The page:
on landscape The online magazine for landscape photographers

Interview with Paul Whiting

What's beyond a competition win?

Tim Parkin

Tim Parkin

Amateur Photographer who plays with big cameras and film when in between digital photographs.

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This issue we're talking to Paul Whiting who won the Amateur Photographer of the Year competition in 2005. We talked about his approach to photography, how he came to win the competition and what happened afterwards. We first asked Paul a couple of background questions about the start of his path toward landscape photography.



Paul: I was thinking back to where photography first started fitting into my life. In between finishing A Levels and when I was doing university I’d do summer jobs and I managed to scrabble enough money together to get some Canon SLR’s. It was obviously film then.

Tim: When was this?

Paul: Oh let me think: 1986

Tim: .. you went to university doing?

Paul: I went to university in 1984. I went out in Essex, I was an Essex boy then, grew up in the Midlands actually, ended up in Colchester. Don’t know if you know that part of the world?

Tim: I do yes.

Paul: Yeah, interesting place - I’ve never been back. I did meet my wife there, so there was one good thing that came out of it.

I’d gotten enough pocket money together to go and get things like ... I think my first one was probably a Canon T70 or a T90 maybe. I bought it, was really delighted with it and then it broke - I took it back to Comet where I bought it from and they said “Yeah we’ll fix that for you” and called them up a week later and said “How’s it going?” “Yeah, yeah”, two weeks later, “Yeah”, three weeks later “Yeah, yeah, no problem we’ll sort it”. About a month later I went in and said “You know this camera, have you still got it?” And they went “Well actually the technician has run off with it, so we haven’t got it!”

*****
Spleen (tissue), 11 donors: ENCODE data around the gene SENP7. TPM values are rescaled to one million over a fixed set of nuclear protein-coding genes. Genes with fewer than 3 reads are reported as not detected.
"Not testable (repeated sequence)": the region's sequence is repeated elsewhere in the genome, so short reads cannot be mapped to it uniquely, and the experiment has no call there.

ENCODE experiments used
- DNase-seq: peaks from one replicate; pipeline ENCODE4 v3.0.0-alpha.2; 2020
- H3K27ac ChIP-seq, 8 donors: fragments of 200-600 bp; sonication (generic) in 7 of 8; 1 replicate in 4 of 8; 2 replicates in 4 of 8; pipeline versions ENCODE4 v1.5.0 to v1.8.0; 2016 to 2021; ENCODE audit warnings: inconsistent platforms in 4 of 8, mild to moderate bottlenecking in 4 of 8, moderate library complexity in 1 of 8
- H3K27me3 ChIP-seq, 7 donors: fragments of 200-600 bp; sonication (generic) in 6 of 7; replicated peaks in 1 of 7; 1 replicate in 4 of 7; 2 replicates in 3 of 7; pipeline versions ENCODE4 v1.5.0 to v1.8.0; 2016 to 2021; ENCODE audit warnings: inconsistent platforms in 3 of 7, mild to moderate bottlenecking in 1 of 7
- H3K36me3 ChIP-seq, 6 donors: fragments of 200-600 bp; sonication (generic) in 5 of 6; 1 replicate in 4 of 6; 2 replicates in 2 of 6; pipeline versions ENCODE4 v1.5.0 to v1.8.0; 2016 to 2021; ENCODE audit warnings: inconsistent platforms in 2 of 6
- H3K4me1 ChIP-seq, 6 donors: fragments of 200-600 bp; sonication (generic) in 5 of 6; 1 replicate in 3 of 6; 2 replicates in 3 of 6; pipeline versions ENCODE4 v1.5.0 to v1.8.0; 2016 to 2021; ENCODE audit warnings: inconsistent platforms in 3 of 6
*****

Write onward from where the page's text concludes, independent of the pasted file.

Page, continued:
And they said “Look, okay have your money back”, and I went down the road to a camera shop and bought an EOS 620. So that was my run around SLR. I wasn’t really doing landscape as such then, I was just generally interested in wondering around and capturing things that interested me.

Charlie had got a Hasselblad and medium format projector and he was starting to show some of his slides and I was just absolutely blown away!



Tim: Why did you pick up a camera in the first place?

Paul: Do you know looking back, I don’t even know. I mean I’d bumble along and go through phases not even really bothering to do photography that much and the sort of the epiphany moment where I really got hooked on landscape came quite a bit later.

I’d picked up a photography mag and I’d seen an advert for a Charlie Waite talk up in London and I went my wife for the day. It was probably ’95/’96 and was in one of the exhibition halls in London.

Charlie had got a Hasselblad and medium format projector and he was starting to show some of his slides and I was just absolutely blown away!

He’d got some of the iconic stuff out of his "Making of landscape photographs", Buttermere and stuff and I was just hooked then.

And so I persuaded my wife that it would be a good idea to a get Blad as well, one with an 80mm and a 150mm and I just started trying to think about what I’d seen, because I hadn’t seen landscape photography like that then.


This is just to give you a feel for where it started for me, maybe later I’d go through a ‘Joe’ phase, but now if I look at who I would aspire to or how I’d like to think I’d try and approach photography, it is probably David Ward.

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